By Emily Ward:
The marching arts have always had a strong impact on the lives of people who participated. The performances, competitions, classes, and more have shaped many of us into who we are today. One of the people whose entire life was positively altered by our activity is Wayne Harris, one of the three recent inductees into the WGI Hall of Fame.
Harris first found his love for the marching arts while watching his older brother perform in a St.Louis parade.
“From my earliest memories, I can remember walking to that parade with my parents and particularly the black high schools [that] had their marching bands [there],” said Harris. “It was so exciting to hear that street beat, and everyone was so proud of them, so I had to do that. When I was old enough, I joined the baptist [church’s] Drum and Bugle Corps.”
In 1972, Harris was a part of the Anaheim Kingsman, the first team to win the DCI World Championships. After the team’s big win, Harris traveled to Canada and began teaching an all-girl color guard team. “Initially, there wasn’t a color guard circuit [nearby],” Harris stated. “If you had a winter guard, you had to go to Vancouver or Seattle. A bunch of us got together there and started the Alberta Winterguard Association.” Harris’s team in Canada was the first western group to attend WGI World Championships and the only group using props at the time.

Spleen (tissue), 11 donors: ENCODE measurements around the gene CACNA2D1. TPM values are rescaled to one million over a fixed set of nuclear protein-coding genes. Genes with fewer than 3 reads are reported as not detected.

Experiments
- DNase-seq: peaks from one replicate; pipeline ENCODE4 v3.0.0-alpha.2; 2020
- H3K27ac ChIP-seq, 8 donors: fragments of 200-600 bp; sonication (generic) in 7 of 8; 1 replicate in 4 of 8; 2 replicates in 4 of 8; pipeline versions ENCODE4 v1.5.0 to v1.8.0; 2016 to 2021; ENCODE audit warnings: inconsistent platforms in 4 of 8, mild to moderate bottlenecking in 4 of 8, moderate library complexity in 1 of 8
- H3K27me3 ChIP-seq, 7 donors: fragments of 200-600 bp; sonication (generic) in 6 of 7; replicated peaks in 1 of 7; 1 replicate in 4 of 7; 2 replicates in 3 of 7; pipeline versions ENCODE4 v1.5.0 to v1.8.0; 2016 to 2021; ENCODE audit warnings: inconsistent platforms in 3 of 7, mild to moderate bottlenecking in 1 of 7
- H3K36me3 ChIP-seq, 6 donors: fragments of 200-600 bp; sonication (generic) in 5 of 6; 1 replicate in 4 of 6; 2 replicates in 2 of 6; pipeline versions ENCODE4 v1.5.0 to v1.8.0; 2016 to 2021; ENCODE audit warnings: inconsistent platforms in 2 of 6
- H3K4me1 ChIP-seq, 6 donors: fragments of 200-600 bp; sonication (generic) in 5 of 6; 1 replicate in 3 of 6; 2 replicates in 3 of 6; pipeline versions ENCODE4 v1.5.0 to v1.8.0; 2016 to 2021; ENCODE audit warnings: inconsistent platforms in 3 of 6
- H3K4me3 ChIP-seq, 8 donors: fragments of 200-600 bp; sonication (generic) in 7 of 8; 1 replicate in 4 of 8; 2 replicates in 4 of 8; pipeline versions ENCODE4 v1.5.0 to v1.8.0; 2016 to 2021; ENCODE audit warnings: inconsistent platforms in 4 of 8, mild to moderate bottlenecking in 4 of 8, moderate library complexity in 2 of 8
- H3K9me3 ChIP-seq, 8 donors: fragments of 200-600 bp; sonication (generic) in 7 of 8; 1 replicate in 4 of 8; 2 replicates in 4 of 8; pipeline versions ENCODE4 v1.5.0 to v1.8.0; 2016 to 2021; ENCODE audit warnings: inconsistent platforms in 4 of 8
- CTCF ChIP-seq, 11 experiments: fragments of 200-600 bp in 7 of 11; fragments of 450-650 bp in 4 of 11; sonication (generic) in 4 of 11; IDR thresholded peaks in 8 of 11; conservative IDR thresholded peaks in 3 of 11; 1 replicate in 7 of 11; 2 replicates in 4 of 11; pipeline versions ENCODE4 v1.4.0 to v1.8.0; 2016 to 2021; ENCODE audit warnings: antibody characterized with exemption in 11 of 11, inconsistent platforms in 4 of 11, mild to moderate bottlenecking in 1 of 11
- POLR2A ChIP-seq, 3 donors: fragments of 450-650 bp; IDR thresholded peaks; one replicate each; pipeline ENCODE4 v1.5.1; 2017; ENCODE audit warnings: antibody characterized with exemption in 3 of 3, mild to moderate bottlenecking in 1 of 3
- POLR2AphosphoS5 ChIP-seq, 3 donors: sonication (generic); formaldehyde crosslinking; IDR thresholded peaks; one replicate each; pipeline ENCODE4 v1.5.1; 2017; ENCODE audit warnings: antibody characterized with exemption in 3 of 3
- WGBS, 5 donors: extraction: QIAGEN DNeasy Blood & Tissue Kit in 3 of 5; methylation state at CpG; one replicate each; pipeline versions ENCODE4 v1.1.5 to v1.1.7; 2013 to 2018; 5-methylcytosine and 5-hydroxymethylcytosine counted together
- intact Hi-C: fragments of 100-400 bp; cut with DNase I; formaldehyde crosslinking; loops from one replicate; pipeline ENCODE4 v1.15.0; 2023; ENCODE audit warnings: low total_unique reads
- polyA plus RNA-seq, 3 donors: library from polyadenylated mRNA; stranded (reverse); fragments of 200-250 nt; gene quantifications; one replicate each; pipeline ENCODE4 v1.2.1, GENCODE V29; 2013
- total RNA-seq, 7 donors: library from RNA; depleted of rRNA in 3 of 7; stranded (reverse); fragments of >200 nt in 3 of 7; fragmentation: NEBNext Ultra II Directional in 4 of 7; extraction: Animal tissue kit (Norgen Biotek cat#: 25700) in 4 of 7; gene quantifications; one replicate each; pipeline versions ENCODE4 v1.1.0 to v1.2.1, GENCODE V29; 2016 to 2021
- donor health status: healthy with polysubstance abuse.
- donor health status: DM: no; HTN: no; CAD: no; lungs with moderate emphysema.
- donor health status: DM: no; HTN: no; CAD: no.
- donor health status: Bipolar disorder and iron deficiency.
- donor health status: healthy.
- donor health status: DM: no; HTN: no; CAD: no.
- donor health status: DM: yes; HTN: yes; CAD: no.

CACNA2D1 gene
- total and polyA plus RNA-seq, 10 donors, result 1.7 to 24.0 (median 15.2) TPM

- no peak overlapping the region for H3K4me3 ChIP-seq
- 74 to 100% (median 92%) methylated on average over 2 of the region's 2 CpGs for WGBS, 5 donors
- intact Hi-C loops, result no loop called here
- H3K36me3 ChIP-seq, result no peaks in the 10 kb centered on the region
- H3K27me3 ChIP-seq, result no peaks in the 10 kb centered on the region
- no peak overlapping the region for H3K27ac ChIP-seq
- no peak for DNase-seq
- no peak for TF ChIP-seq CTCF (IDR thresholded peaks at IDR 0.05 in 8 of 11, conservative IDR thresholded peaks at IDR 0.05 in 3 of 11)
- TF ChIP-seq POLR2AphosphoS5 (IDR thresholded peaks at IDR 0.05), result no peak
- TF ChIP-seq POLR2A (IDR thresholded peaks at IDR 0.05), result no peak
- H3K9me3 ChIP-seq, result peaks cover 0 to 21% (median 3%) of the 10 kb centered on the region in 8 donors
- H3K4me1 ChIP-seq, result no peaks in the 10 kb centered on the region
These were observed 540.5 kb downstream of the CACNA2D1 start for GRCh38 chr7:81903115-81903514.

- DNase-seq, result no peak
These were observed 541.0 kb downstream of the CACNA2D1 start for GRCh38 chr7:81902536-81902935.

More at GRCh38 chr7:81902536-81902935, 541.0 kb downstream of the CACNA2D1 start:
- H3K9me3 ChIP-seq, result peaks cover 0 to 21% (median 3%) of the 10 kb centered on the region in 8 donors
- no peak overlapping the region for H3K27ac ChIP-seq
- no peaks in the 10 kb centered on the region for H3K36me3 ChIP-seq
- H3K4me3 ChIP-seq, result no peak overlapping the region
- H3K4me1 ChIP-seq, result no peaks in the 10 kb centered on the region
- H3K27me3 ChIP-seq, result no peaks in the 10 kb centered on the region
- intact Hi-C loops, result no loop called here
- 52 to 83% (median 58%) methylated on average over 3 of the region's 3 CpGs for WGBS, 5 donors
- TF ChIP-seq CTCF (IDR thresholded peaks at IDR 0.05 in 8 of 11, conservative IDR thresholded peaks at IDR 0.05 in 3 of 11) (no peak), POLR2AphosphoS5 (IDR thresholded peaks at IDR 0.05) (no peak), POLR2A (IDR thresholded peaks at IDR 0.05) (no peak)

While in Canada, Harris was taking some acting classes. He very quickly realized that the techniques he learned could easily apply to marching arts performances, so he began teaching more theatrical guard pieces. He taught his performers how to create a storyline through their facial expressions and body language. Harris says that, “You want to know the what and the how, but you also want to know why you’re doing it.” He even hosts performance workshops throughout the year for various winter guard programs. Currently, Harris is working with the winter guard organizations at Origins, Tarpon Springs, Lexis, Paramount, and Oak Grove High School. Harris says, “There is nothing like being in that gym with the performers, with the team.”
In the future, Harris has hopes to see the marching arts “move toward expanding into communities [and] schools that, to this point, either don’t have the resources or can’t take advantage of this great activity.” “I think WGI leads the way in acceptance. We must keep going down that path and keep being open to new and different experiences.”
Harris would like to thank all of the people that have helped him along his journey from when he was just beginning, all the way to current times. Harris passionately said, “I really encourage our performers and young designers to open yourself up to the experience that’s here for you and just love the activity.”
Join Wayne and the other Hall of Fame inductees at the 2023 WGI Hall of Fame reception, taking place on Wednesday, April 12 at 8:00 pm EST in the UD Marriott hotel!
About the Author:
Emily Ward is a junior at the University of South Florida in Tampa, Florida, and is studying to receive her bachelor’s degree in mass communications with a concentration in broadcast news. She is also a psychology minor. She began colorguard her junior year of high school, and was a captain of Sunlake High School’s Open Class team and has since spun for the University of South Florida.